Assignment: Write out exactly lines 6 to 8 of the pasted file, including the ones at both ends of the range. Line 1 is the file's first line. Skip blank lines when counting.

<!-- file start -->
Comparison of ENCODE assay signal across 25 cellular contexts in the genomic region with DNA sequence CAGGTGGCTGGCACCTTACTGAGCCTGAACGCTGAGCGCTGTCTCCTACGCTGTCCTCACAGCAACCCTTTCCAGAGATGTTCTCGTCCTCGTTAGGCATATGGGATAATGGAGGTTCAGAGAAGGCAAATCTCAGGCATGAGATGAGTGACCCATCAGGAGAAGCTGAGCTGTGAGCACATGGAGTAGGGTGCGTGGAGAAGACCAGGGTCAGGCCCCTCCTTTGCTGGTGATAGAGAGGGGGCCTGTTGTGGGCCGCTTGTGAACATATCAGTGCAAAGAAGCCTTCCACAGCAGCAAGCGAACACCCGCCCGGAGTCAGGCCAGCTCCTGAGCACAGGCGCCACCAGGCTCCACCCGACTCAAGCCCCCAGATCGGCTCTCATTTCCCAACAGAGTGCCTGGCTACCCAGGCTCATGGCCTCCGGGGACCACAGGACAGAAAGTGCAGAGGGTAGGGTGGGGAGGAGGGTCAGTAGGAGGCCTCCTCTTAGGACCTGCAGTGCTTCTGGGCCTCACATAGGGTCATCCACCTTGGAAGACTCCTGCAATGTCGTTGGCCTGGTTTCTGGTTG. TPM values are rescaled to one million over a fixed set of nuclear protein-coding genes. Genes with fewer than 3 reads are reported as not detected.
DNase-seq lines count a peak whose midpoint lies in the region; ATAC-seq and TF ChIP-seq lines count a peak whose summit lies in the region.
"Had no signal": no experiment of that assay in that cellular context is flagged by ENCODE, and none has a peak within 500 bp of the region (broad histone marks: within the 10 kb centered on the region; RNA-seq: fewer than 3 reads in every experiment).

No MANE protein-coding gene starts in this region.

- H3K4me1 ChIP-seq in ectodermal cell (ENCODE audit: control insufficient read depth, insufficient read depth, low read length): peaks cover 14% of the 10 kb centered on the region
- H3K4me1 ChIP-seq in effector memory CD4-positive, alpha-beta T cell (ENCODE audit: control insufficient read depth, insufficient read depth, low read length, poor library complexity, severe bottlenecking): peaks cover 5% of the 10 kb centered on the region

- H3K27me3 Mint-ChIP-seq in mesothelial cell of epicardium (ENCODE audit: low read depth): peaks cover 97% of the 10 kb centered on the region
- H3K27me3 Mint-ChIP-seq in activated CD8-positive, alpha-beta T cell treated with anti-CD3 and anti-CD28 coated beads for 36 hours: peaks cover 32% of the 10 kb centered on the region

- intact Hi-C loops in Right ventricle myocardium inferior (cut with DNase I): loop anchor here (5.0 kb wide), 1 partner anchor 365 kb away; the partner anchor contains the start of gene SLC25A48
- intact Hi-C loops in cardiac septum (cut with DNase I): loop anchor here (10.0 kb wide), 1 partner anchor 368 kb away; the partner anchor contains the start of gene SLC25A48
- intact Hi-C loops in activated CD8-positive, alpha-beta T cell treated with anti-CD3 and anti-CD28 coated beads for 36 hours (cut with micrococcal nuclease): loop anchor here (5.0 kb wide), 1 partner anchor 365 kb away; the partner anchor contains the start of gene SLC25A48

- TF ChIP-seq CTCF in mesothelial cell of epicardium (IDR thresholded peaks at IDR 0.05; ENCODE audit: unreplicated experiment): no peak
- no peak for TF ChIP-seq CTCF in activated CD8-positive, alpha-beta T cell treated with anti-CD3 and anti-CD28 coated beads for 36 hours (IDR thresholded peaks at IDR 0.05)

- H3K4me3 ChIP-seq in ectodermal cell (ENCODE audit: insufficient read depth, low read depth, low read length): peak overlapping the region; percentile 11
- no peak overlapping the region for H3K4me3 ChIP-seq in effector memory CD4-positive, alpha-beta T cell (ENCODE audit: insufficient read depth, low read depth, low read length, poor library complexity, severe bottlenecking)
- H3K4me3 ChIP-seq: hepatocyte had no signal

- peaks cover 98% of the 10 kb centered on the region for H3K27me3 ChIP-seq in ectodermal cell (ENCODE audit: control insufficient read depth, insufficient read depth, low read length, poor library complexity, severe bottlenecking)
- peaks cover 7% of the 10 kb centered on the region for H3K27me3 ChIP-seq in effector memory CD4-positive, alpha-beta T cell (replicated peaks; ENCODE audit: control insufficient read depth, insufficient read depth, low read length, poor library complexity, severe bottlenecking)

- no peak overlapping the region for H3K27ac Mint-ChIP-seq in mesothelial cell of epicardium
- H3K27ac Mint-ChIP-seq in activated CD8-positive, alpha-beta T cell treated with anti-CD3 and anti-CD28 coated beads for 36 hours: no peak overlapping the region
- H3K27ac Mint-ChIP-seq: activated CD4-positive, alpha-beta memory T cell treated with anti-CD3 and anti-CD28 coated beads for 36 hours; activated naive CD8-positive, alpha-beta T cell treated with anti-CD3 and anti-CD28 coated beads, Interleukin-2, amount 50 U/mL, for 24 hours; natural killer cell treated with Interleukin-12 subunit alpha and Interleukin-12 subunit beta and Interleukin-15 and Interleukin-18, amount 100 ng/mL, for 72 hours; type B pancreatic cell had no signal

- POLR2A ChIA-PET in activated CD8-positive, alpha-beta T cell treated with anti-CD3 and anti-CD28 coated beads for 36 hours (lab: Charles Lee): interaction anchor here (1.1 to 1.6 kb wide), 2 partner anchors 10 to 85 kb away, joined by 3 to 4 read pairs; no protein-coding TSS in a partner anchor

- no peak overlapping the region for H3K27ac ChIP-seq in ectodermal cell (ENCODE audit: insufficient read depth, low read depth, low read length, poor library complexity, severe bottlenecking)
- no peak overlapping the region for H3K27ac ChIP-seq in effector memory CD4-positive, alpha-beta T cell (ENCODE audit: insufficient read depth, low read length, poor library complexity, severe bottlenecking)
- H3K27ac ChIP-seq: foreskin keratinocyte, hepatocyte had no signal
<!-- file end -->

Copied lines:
- H3K4me1 ChIP-seq in effector memory CD4-positive, alpha-beta T cell (ENCODE audit: control insufficient read depth, insufficient read depth, low read length, poor library complexity, severe bottlenecking): peaks cover 5% of the 10 kb centered on the region

- H3K27me3 Mint-ChIP-seq in mesothelial cell of epicardium (ENCODE audit: low read depth): peaks cover 97% of the 10 kb centered on the region
- H3K27me3 Mint-ChIP-seq in activated CD8-positive, alpha-beta T cell treated with anti-CD3 and anti-CD28 coated beads for 36 hours: peaks cover 32% of the 10 kb centered on the region